Andrew Perrin, a sociology professor at UNC-CH, said the [grade inflation] system provides a perverse incentive for students to seek courses not because of intellectual interests or career aspirations, but to pad their GPAs. Popular sites such as Rate My Professors include a measure of “easiness” for each faculty member.
Anything less than an A is unacceptable for some students.
“Elite universities, both elite state universities like ours or elite private universities, face a particular challenge, which is that everybody here is used to being the best,” Perrin said. “And in many cases, they’re used to complaining if they’re not the best.”
At elite regional comprehensive state universities or elite community colleges, professors face a particular challenge, which is that not everybody here is used to being the best and they don't complain if they're not the best. They especially don't complain if you explain to them that this is a college course and not everyone is going to get an A.
With a new school year approaching, this is a good time to update our review of the treatment of climate change in economics textbooks. As in our 2010 and 2012 reviews, some books hit the mark while others are wildly misleading. But we’re happy to say that there’s plenty of good news, especially at the top and the bottom of the grade distribution: the good books have gotten better (including the first-ever A+ grade!) and even the worst ones have made improvements (the lowest grade is now a D-, not a F!).
Some books, of course, suffered some backsliding. Out of 18 books reviewed, four still make the “Not Recommended” list, with the biggest loser being Gwartney, Stroup, Sobel, and Macpherson’s Economics: Private and Public Choice (15th ed.), hereby dubbed the recipient of the undesired 2014 Ruffin and Gregory Award for the Worst Treatment of Climate Change in an Economics Textbook (so named for a comically bad treatment of climate change in a textbook now thankfully out of print).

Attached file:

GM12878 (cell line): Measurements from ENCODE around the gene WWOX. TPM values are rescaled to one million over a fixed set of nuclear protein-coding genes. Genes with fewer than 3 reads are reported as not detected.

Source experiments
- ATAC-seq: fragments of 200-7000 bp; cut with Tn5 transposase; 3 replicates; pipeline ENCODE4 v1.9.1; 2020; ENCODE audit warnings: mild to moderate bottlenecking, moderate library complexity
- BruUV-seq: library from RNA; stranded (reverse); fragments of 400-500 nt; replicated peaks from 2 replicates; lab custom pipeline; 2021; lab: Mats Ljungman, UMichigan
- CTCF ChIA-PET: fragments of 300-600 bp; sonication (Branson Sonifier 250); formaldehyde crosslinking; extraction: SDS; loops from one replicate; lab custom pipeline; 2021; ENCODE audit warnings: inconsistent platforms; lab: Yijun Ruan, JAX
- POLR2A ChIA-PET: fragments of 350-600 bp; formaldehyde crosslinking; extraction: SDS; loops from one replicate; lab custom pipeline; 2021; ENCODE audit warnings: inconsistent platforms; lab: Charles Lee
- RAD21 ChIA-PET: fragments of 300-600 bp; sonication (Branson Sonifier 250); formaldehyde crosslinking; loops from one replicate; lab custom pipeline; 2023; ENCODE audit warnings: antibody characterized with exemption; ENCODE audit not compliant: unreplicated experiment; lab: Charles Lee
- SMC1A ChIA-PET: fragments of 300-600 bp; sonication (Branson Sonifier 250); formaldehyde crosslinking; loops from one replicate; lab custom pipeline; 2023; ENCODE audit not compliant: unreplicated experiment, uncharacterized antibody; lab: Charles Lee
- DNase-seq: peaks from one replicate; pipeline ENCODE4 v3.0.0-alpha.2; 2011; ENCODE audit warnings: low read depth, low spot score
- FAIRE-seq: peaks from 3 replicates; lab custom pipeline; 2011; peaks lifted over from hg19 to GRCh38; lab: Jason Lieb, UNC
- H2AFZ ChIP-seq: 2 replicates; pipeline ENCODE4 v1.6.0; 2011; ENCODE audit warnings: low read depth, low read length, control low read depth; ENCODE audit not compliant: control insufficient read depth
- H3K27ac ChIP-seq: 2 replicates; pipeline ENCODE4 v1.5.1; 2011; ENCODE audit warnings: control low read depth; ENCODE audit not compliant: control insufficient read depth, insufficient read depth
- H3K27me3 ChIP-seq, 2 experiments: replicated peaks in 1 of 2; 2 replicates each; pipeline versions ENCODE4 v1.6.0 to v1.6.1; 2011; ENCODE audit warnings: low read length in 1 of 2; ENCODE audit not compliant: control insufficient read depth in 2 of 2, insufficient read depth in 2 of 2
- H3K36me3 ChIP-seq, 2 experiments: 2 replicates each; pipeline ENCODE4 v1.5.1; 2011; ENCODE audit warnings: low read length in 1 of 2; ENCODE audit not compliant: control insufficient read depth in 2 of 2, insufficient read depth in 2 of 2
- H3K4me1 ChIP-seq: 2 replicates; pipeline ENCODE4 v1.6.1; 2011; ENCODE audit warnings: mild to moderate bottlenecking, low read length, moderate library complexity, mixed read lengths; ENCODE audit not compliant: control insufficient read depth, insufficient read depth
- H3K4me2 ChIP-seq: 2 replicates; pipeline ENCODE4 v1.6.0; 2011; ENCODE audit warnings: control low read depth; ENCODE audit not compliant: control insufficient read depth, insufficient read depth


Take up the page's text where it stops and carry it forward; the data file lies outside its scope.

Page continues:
Without further ado, here is the full report, as well as our summary report card:
The course is for senior economics majors, MBAs and graduate students from other programs. My reading list includes BCA examples, overviews, technical stuff (in mostly non-technical language) and other stuff.
Am I missing anything?
Allen, Bryon P., and John B. Loomis. "The Decision to use Benefit Transfer or Conduct Original Valuation Research for Benefit-Cost and Policy Analysis," Contemporary Economic Policy 26, no. 1 (2008): 1-12.
Atkinson, Giles, and Susana Mourato. "Environmental cost-benefit analysis."Annual Review of Environment and Resources 33 (2008): 317-344.
Banzhaf, Spencer H. "Consumer surplus with apology: a historical perspective on nonmarket valuation and recreation demand." Annual Review of Resource Economics 2, no. 1 (2010): 183-207.
Barget, Eric, and Jean-Jacques Gouguet. "The total economic value of sporting events theory and practice." Journal of Sports Economics 8, no. 2 (2007): 165-182.
Blomquist, Glenn C. "Self-protection and averting behavior, values of statistical lives, and benefit cost analysis of environmental policy." Review of Economics of the Household 2, no. 1 (2004): 89-110.
Blomquist, Glenn C., Paul A. Coomes, Christopher Jepsen, Brandon C. Koford, and Kenneth R. Troske. "Estimating the social value of higher education: willingness to pay for community and technical colleges." Journal of Benefit-Cost Analysis 5, no. 1 (2014): 3-41.